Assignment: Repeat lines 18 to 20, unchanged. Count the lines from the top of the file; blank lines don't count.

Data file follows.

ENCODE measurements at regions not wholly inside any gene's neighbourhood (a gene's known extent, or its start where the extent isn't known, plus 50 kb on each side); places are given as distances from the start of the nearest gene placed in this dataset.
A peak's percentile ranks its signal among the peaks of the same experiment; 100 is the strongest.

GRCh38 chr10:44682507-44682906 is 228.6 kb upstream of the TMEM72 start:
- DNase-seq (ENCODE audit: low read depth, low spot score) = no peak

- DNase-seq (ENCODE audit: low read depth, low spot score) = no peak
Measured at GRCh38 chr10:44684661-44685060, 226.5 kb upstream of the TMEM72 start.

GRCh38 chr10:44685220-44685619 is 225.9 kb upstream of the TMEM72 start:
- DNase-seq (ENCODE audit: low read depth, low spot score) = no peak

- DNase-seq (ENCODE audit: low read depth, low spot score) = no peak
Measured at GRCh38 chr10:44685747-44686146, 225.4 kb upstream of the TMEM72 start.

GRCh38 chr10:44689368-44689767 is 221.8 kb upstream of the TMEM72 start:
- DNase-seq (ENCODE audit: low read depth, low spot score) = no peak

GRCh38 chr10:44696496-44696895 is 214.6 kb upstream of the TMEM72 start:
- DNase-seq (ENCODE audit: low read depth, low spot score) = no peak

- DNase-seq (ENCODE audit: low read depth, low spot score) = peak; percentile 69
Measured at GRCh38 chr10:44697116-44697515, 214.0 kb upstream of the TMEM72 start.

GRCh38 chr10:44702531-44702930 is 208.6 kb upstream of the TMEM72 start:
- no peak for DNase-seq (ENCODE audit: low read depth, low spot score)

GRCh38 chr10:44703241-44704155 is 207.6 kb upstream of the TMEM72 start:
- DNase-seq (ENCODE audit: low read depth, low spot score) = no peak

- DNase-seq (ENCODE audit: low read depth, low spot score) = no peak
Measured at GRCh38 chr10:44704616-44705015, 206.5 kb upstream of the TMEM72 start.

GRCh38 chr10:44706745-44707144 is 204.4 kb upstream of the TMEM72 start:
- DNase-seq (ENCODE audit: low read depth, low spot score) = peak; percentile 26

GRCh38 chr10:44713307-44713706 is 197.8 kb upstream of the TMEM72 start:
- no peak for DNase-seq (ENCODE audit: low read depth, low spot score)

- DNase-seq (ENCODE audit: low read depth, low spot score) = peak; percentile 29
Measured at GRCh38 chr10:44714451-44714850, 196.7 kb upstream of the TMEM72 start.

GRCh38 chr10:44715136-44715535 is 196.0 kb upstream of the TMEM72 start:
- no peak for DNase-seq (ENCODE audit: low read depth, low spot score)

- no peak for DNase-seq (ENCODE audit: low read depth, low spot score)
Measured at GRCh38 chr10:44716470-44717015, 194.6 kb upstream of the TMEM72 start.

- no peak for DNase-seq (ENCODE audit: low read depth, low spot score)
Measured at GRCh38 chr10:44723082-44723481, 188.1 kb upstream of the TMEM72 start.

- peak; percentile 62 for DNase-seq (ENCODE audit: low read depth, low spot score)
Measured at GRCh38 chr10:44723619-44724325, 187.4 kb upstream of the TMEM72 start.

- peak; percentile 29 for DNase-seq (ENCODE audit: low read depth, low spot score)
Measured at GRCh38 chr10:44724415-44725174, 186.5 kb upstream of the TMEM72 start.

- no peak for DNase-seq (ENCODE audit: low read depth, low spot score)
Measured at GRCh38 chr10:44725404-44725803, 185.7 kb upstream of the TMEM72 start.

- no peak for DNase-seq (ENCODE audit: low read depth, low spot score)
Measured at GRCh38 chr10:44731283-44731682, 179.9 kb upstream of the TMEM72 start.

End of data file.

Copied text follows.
- no peak for DNase-seq (ENCODE audit: low read depth, low spot score)

GRCh38 chr10:44703241-44704155 is 207.6 kb upstream of the TMEM72 start:
- DNase-seq (ENCODE audit: low read depth, low spot score) = no peak